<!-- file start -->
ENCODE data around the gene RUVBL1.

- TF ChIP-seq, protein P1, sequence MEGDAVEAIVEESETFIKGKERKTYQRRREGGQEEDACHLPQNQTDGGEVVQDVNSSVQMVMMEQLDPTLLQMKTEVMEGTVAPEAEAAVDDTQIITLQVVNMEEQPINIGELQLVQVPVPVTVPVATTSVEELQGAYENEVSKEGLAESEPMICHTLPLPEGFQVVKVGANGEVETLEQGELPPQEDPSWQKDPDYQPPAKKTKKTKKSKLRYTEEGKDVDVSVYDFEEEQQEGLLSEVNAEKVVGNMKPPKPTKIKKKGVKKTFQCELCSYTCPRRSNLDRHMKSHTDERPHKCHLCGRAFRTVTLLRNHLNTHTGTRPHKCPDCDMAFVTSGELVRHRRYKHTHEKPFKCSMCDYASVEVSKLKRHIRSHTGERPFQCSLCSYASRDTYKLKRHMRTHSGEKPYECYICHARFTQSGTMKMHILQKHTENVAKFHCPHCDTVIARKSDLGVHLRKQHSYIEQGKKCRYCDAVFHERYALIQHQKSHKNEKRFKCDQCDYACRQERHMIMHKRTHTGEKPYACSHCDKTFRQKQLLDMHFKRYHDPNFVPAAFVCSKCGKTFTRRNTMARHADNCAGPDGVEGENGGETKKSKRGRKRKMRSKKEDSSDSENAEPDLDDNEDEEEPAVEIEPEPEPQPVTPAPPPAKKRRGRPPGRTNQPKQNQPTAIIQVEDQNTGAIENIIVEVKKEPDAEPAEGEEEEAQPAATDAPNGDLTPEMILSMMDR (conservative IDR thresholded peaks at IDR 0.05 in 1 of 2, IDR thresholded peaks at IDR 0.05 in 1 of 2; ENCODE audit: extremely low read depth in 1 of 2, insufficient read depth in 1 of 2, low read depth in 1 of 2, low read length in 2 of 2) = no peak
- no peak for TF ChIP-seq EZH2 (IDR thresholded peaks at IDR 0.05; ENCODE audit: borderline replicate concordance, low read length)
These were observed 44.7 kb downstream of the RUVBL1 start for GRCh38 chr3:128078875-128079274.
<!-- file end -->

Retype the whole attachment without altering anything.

ENCODE data around the gene RUVBL1.

- TF ChIP-seq, protein P1, sequence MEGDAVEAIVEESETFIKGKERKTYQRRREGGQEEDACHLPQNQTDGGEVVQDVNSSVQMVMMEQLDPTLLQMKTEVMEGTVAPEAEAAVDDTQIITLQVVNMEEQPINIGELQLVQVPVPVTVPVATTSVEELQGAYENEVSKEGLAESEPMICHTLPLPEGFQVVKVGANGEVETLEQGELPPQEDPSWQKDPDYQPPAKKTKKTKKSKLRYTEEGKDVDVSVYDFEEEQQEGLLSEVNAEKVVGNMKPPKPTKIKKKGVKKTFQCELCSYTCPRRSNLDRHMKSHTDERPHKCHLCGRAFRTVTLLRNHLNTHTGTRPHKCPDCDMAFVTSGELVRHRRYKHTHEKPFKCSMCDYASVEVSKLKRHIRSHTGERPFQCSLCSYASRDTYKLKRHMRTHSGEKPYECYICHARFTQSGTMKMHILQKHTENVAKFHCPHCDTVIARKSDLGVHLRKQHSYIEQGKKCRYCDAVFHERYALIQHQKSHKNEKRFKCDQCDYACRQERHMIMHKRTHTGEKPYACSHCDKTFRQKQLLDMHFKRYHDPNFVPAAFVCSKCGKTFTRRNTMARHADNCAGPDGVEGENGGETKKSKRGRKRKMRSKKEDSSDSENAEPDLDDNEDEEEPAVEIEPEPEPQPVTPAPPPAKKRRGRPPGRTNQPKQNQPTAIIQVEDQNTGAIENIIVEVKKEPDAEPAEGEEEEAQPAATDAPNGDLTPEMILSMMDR (conservative IDR thresholded peaks at IDR 0.05 in 1 of 2, IDR thresholded peaks at IDR 0.05 in 1 of 2; ENCODE audit: extremely low read depth in 1 of 2, insufficient read depth in 1 of 2, low read depth in 1 of 2, low read length in 2 of 2) = no peak
- no peak for TF ChIP-seq EZH2 (IDR thresholded peaks at IDR 0.05; ENCODE audit: borderline replicate concordance, low read length)
These were observed 44.7 kb downstream of the RUVBL1 start for GRCh38 chr3:128078875-128079274.